28 Matching Annotations
  1. May 2023
    1. “My God will supply every need of yours according to his riches in glory in Christ Jesus.”

      The many poor and homeless would beg to differ, here.

      How many people die because they can't afford their life-saving medicines (while the pharmaceutical companies make record profits)?

    2. fighting the fear of not having enough money

      In a capitalist society, where the profit motive is the prime directive, the fear of not having enough money is one of (if not, the) greatest fears we have in our old age.

      My hope of a better tomorrow includes a society that has outgrown the profit motive and sincerely cares for everyone, even the old and unemployed.

  2. Jan 2022
  3. Sep 2021
    1. Yet, little research has examined whether Congressional staff actually recognize thepreferences of their Members’constituents. Using an original survey of senior US Congressionalstaffers, we show that staff systematically mis-estimate constituent opinions. We then evaluate the sources ofthese misperceptions, using observational analyses and two survey experiments. Staffers who rely moreheavily on conservative and business interest groups for policy information have more skewed perceptionsof constituent opinion. Egocentric biases also shape staff perceptions

      This entire preface to the introduction acts as an abstract to the article, giving the purpose as to why the research was conducted. The reason for research was to examine whether congressional staff recognize the preferences of their members.

  4. Apr 2021
    1. “Home charges” meant that India ended up balancing Britain’s huge trade deficits with the rest of the world,
      • Part of why Britain wanted its advantageous relationship with India was to pay off its debts to other powers, such as those in the New World.
    2. India was to become a consumer of British manufactures and a supplier of primary staples like cotton, jute, tea, wheat, and vegetable oil seeds.
      • The British economic strategy in India was to buy raw materials from India and sell Indians products, often made from those materials.
      • To do this, the British got rid of taxes and protections for local businesses so they could directly compete with them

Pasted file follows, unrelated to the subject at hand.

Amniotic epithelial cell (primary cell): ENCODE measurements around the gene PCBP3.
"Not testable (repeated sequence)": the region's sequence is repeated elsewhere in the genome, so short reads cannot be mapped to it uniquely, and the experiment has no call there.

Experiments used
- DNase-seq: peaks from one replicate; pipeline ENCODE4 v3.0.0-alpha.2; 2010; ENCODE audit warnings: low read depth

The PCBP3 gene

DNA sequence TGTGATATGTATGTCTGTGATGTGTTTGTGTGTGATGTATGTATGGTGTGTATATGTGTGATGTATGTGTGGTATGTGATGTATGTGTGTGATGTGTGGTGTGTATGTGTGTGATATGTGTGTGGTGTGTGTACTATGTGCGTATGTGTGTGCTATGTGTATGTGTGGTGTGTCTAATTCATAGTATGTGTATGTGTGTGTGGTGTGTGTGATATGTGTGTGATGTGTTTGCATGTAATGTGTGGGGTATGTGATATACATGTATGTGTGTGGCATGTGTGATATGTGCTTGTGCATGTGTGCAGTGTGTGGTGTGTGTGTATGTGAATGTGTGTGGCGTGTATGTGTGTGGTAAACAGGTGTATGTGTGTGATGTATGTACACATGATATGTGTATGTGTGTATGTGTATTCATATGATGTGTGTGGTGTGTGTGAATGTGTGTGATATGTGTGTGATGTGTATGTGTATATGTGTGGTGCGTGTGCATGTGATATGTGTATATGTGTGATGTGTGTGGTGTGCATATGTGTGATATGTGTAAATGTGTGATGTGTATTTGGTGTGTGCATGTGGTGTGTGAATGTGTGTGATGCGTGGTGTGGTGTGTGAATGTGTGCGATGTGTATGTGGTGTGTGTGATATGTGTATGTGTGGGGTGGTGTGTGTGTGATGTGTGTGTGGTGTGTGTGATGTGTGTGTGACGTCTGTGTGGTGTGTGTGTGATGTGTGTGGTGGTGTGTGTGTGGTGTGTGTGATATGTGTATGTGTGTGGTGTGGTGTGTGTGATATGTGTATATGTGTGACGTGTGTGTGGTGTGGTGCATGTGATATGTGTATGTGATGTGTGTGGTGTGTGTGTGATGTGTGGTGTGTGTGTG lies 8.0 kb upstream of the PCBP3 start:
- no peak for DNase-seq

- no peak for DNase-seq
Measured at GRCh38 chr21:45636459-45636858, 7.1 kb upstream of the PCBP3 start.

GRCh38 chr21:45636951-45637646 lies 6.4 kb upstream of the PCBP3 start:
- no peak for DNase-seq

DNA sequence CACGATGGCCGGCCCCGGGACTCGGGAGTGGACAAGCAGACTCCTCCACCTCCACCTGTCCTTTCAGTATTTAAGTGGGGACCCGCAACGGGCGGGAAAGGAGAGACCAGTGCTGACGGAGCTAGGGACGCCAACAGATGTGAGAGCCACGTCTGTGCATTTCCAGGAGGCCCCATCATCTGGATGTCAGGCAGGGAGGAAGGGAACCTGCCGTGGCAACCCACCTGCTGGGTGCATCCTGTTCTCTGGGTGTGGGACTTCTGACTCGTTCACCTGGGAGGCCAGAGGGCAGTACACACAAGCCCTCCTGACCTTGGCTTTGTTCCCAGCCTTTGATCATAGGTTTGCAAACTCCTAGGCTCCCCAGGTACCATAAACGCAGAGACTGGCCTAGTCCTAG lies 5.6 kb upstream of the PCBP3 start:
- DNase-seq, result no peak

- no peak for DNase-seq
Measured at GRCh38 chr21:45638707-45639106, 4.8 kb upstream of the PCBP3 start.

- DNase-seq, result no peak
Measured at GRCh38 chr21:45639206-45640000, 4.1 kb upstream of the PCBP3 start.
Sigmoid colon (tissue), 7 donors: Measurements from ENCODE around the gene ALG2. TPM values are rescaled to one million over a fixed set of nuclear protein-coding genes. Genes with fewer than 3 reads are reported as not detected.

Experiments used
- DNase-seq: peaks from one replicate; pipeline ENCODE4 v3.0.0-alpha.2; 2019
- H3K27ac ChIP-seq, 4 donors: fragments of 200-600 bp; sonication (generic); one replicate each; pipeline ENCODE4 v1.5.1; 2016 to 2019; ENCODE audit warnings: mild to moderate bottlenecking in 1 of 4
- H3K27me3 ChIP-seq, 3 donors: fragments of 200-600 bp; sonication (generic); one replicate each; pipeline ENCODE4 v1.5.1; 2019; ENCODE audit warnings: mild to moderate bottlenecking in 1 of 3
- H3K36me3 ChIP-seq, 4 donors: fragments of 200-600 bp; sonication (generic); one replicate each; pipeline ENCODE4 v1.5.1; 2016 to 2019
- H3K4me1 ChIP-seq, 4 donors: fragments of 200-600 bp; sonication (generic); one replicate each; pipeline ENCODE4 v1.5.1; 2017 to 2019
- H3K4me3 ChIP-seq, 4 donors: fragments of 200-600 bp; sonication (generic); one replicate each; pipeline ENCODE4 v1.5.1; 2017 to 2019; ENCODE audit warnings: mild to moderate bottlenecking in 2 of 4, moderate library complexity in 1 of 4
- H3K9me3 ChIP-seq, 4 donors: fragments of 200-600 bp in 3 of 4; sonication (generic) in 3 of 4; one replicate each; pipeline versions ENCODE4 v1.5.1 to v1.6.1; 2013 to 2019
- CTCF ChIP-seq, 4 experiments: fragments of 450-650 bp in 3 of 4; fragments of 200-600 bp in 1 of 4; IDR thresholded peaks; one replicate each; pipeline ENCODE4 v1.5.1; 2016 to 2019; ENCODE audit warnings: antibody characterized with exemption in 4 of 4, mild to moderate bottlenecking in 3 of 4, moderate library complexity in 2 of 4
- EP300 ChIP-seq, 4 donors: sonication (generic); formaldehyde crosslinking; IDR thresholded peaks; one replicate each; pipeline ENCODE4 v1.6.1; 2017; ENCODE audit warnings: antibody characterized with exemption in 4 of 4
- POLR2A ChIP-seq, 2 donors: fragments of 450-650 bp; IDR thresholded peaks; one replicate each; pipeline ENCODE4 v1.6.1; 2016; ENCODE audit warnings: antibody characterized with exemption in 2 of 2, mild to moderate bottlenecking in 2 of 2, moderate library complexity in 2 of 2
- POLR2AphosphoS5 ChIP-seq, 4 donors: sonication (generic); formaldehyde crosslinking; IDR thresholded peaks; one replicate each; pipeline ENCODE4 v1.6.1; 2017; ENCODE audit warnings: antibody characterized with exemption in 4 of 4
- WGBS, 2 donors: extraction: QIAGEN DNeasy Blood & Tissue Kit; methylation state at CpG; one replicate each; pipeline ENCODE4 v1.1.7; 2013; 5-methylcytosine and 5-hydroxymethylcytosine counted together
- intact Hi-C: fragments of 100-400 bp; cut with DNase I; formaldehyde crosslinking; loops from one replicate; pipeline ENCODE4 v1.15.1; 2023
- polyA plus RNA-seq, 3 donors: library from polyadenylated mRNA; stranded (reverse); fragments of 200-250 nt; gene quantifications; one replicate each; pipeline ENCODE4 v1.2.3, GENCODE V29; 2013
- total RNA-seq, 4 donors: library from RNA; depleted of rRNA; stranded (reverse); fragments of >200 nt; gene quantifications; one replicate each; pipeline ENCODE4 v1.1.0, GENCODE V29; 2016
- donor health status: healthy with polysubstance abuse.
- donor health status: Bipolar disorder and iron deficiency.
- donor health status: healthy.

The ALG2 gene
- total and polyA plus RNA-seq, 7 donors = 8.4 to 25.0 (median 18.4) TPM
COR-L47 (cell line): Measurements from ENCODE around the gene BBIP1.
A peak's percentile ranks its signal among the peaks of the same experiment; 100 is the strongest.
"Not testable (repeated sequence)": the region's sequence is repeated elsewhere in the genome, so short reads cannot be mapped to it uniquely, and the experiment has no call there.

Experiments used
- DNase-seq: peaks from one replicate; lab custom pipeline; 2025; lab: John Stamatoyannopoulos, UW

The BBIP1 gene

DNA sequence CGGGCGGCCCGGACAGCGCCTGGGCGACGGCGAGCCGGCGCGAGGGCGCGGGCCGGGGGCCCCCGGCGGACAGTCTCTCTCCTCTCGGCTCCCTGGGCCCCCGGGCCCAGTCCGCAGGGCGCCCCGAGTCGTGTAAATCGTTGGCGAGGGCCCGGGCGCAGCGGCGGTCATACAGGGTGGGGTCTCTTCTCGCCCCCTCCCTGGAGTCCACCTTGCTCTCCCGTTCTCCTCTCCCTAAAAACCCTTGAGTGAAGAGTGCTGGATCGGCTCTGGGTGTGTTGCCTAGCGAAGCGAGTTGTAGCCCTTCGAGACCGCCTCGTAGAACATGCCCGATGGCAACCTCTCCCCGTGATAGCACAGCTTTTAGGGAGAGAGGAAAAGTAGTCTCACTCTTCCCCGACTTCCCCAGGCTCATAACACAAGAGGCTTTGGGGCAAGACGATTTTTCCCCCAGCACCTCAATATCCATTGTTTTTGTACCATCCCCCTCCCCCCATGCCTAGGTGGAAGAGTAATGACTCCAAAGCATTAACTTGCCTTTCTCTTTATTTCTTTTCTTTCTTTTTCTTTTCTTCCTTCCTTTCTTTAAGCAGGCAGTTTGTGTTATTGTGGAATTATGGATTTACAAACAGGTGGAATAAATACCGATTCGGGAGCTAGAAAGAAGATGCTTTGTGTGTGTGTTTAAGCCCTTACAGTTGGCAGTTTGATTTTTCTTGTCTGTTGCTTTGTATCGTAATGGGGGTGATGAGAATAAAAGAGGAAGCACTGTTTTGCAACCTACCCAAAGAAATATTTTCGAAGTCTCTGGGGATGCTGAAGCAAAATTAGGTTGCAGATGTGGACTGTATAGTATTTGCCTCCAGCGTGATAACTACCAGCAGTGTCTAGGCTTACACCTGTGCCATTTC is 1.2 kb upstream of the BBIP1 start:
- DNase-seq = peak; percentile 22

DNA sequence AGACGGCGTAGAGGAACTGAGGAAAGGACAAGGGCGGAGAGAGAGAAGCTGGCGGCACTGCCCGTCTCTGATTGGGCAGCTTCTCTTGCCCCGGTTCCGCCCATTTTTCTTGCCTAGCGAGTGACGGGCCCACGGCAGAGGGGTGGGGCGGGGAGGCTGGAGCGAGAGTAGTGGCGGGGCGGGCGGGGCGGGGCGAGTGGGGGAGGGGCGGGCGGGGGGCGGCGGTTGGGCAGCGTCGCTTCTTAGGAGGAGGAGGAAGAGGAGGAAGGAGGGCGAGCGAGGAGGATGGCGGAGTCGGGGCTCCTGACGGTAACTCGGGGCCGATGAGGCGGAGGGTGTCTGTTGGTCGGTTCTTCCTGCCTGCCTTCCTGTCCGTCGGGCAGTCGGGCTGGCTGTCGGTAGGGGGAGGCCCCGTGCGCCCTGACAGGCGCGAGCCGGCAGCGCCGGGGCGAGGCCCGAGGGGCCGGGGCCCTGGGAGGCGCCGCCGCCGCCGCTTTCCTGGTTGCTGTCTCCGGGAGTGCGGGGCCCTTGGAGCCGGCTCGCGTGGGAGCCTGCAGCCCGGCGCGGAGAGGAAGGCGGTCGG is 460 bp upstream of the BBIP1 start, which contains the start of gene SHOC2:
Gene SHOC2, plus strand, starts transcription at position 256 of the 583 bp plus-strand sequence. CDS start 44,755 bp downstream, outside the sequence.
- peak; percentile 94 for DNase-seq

• This strategy succeeded sometimes and caused some traditional production industries to go out of business
      • This arrangement meant that overall, the British got to profit off of the manufacture of these items
    3. replacing East India Company rule by crown government in 1858,
      • The British government took over ruling India instead of the EIC in 1858
      • Perhaps the British government took over ruling India instead of the East India Company because after the uprising, ruling over colonial states was viewed as a more militant and political task than an economic one.
    4. revenues in Bengal, Bihar, and Orissa and to trade free of duties throughout Mughal terri- tory.
      • The East India Company, as a for-profit, wanted to be able to do business without restrictions in India.
      • The best way to guarantee this was to gain political alliances (by paying the Mughal emperor to let them trade), then starting in the second half of the 1700s, control (by later actually conquering areas) of territories.
    5. changes in Indian culture.
      • Over the course of British imperialism, Brits seeked to replace traditional Indian cultures and religions with British culture
      • An example is Lord Macaulay in 1835 looking to make English the government language and Western education central.
  5. Feb 2021
    1. The Quest for Truth

      The quest for Truth is everywhere and not limited to the economic topics linked here. This is just a topic that started a thought process where I had access to a convenient tool (Hypothesis) to bookmark my thoughts and research.

      Primary thought is: The Quest for Truth. Subcategories would provide a structured topic for the thought. In this case the subcategory would be: US Economy, Inflation

      The TRUTH is a concept comprised of inconsistencies and targets that frequently move.

      Targets (data, methods, people, time, semantics, agenda, demographic, motive, means, media, money, status) hold a position in time long enough to fulfill a purpose or agenda. Sometimes they don't consciously change, but history over time shines light and opens cracks in original narrative that leads to new truth's, real or imagined.